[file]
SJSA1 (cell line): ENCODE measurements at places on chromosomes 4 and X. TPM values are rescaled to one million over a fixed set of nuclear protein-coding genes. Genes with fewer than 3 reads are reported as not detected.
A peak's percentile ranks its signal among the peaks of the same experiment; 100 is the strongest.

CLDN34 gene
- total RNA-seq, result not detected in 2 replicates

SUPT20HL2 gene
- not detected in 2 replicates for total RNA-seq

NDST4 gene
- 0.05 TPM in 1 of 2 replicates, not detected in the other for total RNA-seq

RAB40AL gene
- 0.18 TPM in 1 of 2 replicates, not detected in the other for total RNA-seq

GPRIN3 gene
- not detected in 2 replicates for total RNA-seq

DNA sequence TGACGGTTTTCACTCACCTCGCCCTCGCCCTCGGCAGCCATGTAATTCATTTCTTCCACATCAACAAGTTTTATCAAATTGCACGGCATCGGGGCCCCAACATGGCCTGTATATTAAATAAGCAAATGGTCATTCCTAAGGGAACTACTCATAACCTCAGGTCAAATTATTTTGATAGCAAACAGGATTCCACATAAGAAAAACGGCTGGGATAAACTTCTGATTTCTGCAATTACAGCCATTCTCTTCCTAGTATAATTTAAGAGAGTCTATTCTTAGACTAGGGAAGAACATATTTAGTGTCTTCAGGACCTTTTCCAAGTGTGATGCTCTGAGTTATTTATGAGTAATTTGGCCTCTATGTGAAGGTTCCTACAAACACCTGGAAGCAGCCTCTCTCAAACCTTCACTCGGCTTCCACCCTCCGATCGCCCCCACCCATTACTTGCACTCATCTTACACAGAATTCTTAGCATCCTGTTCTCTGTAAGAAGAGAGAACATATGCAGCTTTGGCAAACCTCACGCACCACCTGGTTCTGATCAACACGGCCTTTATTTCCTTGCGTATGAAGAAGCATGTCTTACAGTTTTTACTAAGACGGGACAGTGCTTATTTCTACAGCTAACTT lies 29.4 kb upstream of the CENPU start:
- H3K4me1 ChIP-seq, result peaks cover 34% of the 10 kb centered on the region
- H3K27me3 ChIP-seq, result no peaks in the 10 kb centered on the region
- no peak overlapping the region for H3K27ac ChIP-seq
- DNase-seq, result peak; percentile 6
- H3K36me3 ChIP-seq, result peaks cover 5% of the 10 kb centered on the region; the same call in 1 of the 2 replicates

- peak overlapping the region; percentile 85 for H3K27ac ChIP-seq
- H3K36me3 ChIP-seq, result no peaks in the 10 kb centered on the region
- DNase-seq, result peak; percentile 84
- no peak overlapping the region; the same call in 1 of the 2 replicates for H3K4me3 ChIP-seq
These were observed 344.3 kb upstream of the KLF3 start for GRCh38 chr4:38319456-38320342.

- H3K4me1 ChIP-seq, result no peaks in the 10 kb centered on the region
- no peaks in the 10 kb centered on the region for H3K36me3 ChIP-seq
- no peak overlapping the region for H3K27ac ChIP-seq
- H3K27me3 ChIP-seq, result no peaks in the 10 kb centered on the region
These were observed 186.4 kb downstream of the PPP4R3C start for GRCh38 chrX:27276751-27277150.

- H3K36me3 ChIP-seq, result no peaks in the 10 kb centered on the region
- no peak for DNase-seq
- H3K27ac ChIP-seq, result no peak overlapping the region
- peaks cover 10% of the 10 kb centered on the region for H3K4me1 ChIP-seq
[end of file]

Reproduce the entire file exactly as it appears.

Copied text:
SJSA1 (cell line): ENCODE measurements at places on chromosomes 4 and X. TPM values are rescaled to one million over a fixed set of nuclear protein-coding genes. Genes with fewer than 3 reads are reported as not detected.
A peak's percentile ranks its signal among the peaks of the same experiment; 100 is the strongest.

CLDN34 gene
- total RNA-seq, result not detected in 2 replicates

SUPT20HL2 gene
- not detected in 2 replicates for total RNA-seq

NDST4 gene
- 0.05 TPM in 1 of 2 replicates, not detected in the other for total RNA-seq

RAB40AL gene
- 0.18 TPM in 1 of 2 replicates, not detected in the other for total RNA-seq

GPRIN3 gene
- not detected in 2 replicates for total RNA-seq

DNA sequence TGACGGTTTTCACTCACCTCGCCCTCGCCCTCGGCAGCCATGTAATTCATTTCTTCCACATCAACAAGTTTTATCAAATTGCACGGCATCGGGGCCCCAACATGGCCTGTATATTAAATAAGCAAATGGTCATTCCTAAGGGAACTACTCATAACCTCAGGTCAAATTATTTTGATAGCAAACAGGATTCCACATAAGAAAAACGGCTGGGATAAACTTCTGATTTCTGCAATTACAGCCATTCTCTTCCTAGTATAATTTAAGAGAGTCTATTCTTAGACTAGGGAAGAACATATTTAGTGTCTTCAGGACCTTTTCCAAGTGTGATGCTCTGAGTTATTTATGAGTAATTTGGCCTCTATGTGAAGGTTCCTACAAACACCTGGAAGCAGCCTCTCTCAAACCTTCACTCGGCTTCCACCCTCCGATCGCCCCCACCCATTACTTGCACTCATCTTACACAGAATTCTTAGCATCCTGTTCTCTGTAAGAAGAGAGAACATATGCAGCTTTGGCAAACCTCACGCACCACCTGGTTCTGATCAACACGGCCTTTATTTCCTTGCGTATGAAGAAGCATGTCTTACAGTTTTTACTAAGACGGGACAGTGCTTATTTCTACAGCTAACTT lies 29.4 kb upstream of the CENPU start:
- H3K4me1 ChIP-seq, result peaks cover 34% of the 10 kb centered on the region
- H3K27me3 ChIP-seq, result no peaks in the 10 kb centered on the region
- no peak overlapping the region for H3K27ac ChIP-seq
- DNase-seq, result peak; percentile 6
- H3K36me3 ChIP-seq, result peaks cover 5% of the 10 kb centered on the region; the same call in 1 of the 2 replicates

- peak overlapping the region; percentile 85 for H3K27ac ChIP-seq
- H3K36me3 ChIP-seq, result no peaks in the 10 kb centered on the region
- DNase-seq, result peak; percentile 84
- no peak overlapping the region; the same call in 1 of the 2 replicates for H3K4me3 ChIP-seq
These were observed 344.3 kb upstream of the KLF3 start for GRCh38 chr4:38319456-38320342.

- H3K4me1 ChIP-seq, result no peaks in the 10 kb centered on the region
- no peaks in the 10 kb centered on the region for H3K36me3 ChIP-seq
- no peak overlapping the region for H3K27ac ChIP-seq
- H3K27me3 ChIP-seq, result no peaks in the 10 kb centered on the region
These were observed 186.4 kb downstream of the PPP4R3C start for GRCh38 chrX:27276751-27277150.

- H3K36me3 ChIP-seq, result no peaks in the 10 kb centered on the region
- no peak for DNase-seq
- H3K27ac ChIP-seq, result no peak overlapping the region
- peaks cover 10% of the 10 kb centered on the region for H3K4me1 ChIP-seq